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Daily News

CHICOPEE — At a tree-planting ceremony at Fredericks Park in Revere, state Energy and Environmental Affairs Secretary Matthew Beaton announced an initiative to expand the Greening the Gateway Cities Program (GGCP) to include the cities of Chicopee and Revere. The program, which targets the Commonwealth’s 26 gateway cities, is designed to utilize tree plantings as a way to reduce energy use in urban neighborhoods and lower heating and cooling costs for residents and businesses.

“By extending the Greening the Gateway Cities Program to include the communities of Revere and Chicopee, our administration continues its commitment to work closely with cities and towns across the Commonwealth to provide resources that benefit municipalities and improve the state’s environment,” said Lt. Gov. Karyn Polito.

Added Beaton, “increased tree canopy will provide our communities with the first, and best, line of defense from excessive urban summer heat and the biting winds of winter. In addition to benefiting the Commonwealth in terms of energy efficiency, the Greening the Gateway Cities Program will provide the residents of Revere and Chicopee with cleaner air and water, reduced noise pollution, and the beatification of homes and neighborhoods within their community.”

With a defined goal of a 10% increase in urban tree canopy in selected neighborhoods within gateway cities, the increase in tree cover is expected to reduce heating and cooling costs in the selected areas by approximately 10%, with an average homeowner saving approximately $230 a year, once the trees reach maturity. Over their lifespan, the trees are expected to lead to $400 million in energy savings for residents and businesses.

Aimed at improving the often-low tree canopy found in the Commonwealth’s gateway cities due to their urban character and history of manufacturing, the program’s benefits are not isolated to energy efficiency. By planting trees, communities will see a reduction in stormwater runoff, higher air quality, an increase in property values and tax receipts, and a safer, healthier environment for residents.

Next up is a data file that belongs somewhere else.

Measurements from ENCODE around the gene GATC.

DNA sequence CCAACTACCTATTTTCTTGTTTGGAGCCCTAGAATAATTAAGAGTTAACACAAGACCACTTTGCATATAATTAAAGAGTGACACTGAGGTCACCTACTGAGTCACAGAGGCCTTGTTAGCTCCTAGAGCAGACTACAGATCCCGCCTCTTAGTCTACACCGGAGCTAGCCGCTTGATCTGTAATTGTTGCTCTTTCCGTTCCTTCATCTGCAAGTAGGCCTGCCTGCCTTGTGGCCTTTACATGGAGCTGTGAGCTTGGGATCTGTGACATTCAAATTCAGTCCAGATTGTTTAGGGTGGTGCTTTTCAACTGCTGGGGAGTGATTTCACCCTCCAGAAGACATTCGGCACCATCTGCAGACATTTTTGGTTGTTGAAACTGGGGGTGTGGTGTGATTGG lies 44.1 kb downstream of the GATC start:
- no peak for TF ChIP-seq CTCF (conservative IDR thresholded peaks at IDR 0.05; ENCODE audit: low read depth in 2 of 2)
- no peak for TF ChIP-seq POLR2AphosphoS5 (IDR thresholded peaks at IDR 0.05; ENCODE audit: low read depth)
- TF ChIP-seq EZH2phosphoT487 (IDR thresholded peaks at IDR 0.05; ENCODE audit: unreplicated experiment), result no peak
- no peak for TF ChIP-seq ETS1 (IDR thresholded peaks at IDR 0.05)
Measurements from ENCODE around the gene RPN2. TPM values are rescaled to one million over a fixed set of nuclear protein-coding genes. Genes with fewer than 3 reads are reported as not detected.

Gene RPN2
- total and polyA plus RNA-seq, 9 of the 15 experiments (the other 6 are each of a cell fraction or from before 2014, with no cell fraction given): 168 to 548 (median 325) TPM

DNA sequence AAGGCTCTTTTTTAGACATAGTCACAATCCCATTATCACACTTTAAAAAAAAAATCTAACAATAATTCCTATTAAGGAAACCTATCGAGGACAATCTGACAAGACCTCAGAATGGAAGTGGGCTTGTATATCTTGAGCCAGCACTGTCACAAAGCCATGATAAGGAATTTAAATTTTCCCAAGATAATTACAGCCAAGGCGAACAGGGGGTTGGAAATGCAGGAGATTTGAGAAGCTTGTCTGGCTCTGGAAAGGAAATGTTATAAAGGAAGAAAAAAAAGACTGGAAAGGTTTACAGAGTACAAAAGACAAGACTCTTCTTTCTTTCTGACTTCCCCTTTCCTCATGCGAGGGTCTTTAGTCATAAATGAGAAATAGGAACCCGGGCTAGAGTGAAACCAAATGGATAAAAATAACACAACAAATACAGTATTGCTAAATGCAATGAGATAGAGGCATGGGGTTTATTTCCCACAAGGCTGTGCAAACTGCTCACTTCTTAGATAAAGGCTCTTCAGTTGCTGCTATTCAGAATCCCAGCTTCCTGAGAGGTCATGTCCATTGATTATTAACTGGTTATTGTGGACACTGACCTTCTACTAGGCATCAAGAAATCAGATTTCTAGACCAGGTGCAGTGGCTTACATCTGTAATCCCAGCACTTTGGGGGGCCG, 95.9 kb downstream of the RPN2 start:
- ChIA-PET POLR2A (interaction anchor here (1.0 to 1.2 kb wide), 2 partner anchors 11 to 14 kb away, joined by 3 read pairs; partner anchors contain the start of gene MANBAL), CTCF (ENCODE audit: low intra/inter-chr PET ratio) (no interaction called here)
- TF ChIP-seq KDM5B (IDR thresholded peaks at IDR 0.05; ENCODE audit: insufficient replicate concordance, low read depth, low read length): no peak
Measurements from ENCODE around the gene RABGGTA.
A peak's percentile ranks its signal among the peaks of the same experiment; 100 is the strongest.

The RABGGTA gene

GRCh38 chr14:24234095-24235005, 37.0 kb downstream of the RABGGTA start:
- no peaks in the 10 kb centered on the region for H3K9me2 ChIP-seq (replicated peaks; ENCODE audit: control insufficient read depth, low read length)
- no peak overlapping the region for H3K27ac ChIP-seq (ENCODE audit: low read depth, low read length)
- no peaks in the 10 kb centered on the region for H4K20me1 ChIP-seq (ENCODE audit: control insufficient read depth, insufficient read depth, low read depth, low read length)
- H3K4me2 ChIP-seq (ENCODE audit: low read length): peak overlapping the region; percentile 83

Under the program, the Department of Conservation and Recreation (DCR) is spearheading tree-planting efforts and is in the process of planting up to a combined 15,000 trees in Holyoke, Chelsea, and Fall River. Agency staff, working in partnership with local municipalities and grass-roots organizations, have developed a successful approach to planting the number of trees required to have an energy impact, focusing on high-density urban neighborhoods, where planting on average 10 trees per acre will provide benefits to 15 to 25 households. Planting this number of trees will increase canopy by an estimated 1% in eight years, and 10% in 30 years.

“The Greening the Gateway Cities Program is not only an important tool in our overall urban forestry plan, but will be an engine for job creation and energy sustainability in these communities,” said DCR Commissioner Carol Sanchez. “DCR is proud to continue the long-standing partnership between the Bureau of Forestry and the cities of Chicopee, Revere, Chelsea, Holyoke, and Fall River. With the help of local community and grass-roots organizations, GGCP will pay dividends in these high-density urban communities where green space is needed most.”

To implement the expansion of the Greening the Gateway Cities Program, the DCR will partner with the city governments of Chicopee and Revere and community groups to plant approximately 100 trees this June, and thousands more to come. The program will also benefit the cities’ local economies by creating jobs for residents. DCR will hire local workers for tree-planting teams in each city, and every tree will be purchased from Massachusetts nurseries.

“The City of Chicopee greatly appreciates the Commonwealth’s commitment to our city and its neighborhoods by providing us with a number of replacement trees,” said Chicopee Mayor Richard Kos. “As a gateway city, positive impact on neighborhoods and our community as a whole will be measured.”

Added state Sen. James Welch (D-West Springfield), “Greening the Gateway Cities is a great fit for Chicopee, and I am pleased that its residents will benefit not only from the energy-saving and environmental aspects of the program, but also from the beautification of their neighborhoods as the tree planting progresses.”

Daily News